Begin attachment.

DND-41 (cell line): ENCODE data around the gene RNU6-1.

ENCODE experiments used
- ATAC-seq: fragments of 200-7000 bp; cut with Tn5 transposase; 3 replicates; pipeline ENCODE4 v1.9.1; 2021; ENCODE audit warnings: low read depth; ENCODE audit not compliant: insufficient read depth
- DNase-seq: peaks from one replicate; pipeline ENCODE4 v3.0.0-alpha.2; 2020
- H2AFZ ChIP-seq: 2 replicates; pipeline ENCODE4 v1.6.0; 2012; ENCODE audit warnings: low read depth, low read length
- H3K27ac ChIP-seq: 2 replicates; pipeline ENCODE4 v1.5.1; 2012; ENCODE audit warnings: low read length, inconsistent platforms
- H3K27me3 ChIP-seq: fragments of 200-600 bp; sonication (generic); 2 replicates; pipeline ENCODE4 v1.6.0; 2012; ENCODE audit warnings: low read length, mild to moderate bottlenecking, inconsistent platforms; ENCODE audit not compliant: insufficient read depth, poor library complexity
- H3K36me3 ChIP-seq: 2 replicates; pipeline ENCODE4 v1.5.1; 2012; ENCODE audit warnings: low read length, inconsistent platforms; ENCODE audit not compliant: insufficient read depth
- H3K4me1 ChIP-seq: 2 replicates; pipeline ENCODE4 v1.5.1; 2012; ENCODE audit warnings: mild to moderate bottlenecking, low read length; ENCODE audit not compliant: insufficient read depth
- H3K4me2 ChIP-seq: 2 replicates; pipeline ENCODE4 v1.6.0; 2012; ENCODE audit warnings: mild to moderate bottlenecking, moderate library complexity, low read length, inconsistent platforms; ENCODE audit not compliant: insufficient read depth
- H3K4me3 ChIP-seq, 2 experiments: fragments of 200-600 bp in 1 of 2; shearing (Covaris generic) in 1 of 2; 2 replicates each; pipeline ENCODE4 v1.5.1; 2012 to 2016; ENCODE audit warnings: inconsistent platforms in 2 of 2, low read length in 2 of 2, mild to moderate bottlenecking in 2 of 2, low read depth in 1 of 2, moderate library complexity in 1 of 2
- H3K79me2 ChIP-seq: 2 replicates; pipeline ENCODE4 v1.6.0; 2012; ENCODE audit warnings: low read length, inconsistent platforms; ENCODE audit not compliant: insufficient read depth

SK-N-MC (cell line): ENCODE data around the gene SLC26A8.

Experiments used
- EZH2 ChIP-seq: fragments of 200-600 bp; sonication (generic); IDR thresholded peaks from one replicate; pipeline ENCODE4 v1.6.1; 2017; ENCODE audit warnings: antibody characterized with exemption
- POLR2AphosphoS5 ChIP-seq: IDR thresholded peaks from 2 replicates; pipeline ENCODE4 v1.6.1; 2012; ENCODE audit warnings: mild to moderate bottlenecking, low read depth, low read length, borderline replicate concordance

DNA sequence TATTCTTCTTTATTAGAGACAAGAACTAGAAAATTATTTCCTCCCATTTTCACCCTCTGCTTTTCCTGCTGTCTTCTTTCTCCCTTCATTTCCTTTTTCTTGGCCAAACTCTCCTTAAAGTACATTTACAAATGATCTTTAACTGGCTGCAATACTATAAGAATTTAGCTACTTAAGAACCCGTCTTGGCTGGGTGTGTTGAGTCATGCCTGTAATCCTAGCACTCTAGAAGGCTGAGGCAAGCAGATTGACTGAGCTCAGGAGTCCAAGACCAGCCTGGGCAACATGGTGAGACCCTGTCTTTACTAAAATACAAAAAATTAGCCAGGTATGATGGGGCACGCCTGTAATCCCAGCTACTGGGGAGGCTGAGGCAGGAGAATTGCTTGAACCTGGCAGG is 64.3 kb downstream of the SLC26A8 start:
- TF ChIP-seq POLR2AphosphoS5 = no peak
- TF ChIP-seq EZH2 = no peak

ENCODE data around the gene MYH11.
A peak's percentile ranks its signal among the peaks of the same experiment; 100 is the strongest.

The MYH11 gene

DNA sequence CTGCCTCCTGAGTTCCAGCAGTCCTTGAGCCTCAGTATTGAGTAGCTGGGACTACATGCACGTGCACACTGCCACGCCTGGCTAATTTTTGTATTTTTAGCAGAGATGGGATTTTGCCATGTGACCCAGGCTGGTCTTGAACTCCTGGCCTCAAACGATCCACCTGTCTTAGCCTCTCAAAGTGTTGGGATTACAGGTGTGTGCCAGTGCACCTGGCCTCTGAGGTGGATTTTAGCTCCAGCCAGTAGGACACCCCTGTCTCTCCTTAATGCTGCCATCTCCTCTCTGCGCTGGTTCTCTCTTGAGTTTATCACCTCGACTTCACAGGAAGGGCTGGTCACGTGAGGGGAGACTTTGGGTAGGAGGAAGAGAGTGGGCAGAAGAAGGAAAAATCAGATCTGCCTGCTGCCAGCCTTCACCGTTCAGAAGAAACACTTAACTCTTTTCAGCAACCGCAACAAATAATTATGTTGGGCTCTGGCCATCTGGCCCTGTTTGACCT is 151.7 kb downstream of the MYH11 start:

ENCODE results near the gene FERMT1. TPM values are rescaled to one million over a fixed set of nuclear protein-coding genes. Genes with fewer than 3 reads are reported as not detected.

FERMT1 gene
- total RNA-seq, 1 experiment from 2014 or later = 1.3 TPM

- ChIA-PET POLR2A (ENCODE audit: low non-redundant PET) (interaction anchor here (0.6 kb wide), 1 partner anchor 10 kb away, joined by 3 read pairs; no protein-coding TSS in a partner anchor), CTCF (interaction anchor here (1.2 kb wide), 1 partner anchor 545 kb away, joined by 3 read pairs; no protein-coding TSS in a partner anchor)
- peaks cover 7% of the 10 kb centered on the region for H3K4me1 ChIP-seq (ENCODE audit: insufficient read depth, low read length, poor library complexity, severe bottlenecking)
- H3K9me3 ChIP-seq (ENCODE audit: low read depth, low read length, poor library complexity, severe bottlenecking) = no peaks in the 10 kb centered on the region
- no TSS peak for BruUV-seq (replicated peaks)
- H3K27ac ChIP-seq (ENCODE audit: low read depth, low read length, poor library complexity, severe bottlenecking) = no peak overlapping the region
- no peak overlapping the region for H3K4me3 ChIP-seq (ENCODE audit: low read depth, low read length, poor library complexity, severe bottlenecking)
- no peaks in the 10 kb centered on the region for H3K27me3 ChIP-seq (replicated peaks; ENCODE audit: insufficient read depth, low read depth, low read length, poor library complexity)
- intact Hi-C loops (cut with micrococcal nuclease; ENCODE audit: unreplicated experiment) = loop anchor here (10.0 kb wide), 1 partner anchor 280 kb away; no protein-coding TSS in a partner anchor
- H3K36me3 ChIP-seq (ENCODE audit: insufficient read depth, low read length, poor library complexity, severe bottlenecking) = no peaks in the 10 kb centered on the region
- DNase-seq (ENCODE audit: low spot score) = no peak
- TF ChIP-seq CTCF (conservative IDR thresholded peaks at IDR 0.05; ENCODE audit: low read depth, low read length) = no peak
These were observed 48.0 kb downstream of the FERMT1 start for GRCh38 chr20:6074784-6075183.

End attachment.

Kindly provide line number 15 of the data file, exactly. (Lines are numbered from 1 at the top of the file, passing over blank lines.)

- EZH2 ChIP-seq: fragments of 200-600 bp; sonication (generic); IDR thresholded peaks from one replicate; pipeline ENCODE4 v1.6.1; 2017; ENCODE audit warnings: antibody characterized with exemption